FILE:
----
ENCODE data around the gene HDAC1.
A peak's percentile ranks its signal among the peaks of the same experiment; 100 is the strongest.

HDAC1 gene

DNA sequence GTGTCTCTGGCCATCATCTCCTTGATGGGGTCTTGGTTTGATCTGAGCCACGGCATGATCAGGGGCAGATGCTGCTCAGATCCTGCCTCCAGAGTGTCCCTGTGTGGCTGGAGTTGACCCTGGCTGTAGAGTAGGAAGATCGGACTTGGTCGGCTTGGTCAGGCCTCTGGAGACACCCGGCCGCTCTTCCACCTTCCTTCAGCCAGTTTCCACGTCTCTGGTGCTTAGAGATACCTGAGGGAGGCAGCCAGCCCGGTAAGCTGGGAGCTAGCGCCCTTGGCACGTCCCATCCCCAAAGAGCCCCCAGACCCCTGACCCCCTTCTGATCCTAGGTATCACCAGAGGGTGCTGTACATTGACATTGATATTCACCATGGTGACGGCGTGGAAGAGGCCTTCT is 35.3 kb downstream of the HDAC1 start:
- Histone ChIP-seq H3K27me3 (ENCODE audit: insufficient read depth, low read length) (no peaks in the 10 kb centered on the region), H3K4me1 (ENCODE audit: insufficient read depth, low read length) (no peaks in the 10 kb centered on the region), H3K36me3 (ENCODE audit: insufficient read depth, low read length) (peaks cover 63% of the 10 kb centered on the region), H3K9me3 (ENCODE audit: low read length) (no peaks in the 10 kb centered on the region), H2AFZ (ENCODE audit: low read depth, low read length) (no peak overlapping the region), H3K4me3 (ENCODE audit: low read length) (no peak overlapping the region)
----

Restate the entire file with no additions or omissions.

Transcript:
ENCODE data around the gene HDAC1.
A peak's percentile ranks its signal among the peaks of the same experiment; 100 is the strongest.

HDAC1 gene

DNA sequence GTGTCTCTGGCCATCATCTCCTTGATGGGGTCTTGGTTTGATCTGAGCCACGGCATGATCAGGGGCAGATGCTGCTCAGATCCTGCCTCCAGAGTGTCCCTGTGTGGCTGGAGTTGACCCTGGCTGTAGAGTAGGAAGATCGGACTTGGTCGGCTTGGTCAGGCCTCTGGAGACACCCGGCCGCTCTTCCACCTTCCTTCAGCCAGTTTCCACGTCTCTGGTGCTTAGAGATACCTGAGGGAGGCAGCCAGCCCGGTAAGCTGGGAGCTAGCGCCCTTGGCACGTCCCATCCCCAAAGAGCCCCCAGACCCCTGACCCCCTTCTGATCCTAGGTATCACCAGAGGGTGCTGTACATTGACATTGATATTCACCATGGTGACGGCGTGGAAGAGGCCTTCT is 35.3 kb downstream of the HDAC1 start:
- Histone ChIP-seq H3K27me3 (ENCODE audit: insufficient read depth, low read length) (no peaks in the 10 kb centered on the region), H3K4me1 (ENCODE audit: insufficient read depth, low read length) (no peaks in the 10 kb centered on the region), H3K36me3 (ENCODE audit: insufficient read depth, low read length) (peaks cover 63% of the 10 kb centered on the region), H3K9me3 (ENCODE audit: low read length) (no peaks in the 10 kb centered on the region), H2AFZ (ENCODE audit: low read depth, low read length) (no peak overlapping the region), H3K4me3 (ENCODE audit: low read length) (no peak overlapping the region)